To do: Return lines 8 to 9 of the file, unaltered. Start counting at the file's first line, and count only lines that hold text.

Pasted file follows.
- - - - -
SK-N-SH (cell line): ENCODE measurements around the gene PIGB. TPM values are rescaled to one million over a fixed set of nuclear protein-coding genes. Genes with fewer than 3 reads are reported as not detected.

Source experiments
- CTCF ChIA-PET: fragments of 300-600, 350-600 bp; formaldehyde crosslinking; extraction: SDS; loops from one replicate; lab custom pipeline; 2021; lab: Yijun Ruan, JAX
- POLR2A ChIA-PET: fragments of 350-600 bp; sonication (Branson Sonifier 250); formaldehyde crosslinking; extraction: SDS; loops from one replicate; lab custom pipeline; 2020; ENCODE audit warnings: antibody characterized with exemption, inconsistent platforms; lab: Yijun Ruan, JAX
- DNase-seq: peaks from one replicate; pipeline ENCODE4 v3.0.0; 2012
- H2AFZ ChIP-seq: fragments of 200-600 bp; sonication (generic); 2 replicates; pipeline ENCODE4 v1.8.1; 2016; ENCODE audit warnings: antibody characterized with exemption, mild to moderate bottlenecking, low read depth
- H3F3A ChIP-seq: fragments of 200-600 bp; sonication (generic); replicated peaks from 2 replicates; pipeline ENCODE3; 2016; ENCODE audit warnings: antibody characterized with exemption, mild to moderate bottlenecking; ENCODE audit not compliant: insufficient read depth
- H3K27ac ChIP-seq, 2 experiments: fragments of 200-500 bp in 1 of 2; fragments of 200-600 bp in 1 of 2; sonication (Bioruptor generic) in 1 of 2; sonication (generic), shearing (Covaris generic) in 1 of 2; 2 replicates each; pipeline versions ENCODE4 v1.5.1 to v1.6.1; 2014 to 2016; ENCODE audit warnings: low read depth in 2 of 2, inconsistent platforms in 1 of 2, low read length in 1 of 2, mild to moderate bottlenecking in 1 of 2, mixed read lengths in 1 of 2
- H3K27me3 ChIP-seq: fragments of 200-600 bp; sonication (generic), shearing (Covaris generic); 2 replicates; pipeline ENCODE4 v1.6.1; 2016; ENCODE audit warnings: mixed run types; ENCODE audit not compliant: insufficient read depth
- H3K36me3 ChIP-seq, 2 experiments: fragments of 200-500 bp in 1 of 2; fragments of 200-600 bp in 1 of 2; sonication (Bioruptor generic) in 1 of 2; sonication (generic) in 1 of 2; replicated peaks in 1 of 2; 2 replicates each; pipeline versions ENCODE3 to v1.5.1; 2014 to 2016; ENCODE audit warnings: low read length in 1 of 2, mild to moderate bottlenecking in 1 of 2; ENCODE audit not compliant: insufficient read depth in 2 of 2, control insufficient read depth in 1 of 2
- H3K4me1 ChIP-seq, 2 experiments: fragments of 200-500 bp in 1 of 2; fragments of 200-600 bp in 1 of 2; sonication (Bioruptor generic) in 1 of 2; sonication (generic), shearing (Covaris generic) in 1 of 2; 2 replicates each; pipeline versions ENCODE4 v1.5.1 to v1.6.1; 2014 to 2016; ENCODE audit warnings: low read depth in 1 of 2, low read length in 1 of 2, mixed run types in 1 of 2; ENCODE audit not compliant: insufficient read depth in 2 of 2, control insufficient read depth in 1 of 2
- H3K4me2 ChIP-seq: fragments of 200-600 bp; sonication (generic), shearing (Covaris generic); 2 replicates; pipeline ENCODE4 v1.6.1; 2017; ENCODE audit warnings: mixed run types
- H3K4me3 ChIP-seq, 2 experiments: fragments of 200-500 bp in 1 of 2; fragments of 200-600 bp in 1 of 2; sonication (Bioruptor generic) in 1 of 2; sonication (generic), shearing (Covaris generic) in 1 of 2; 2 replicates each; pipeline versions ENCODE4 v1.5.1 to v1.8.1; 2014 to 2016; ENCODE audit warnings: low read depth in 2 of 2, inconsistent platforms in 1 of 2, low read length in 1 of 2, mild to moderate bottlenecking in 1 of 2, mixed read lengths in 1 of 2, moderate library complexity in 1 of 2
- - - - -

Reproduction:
- H3K27ac ChIP-seq, 2 experiments: fragments of 200-500 bp in 1 of 2; fragments of 200-600 bp in 1 of 2; sonication (Bioruptor generic) in 1 of 2; sonication (generic), shearing (Covaris generic) in 1 of 2; 2 replicates each; pipeline versions ENCODE4 v1.5.1 to v1.6.1; 2014 to 2016; ENCODE audit warnings: low read depth in 2 of 2, inconsistent platforms in 1 of 2, low read length in 1 of 2, mild to moderate bottlenecking in 1 of 2, mixed read lengths in 1 of 2
- H3K27me3 ChIP-seq: fragments of 200-600 bp; sonication (generic), shearing (Covaris generic); 2 replicates; pipeline ENCODE4 v1.6.1; 2016; ENCODE audit warnings: mixed run types; ENCODE audit not compliant: insufficient read depth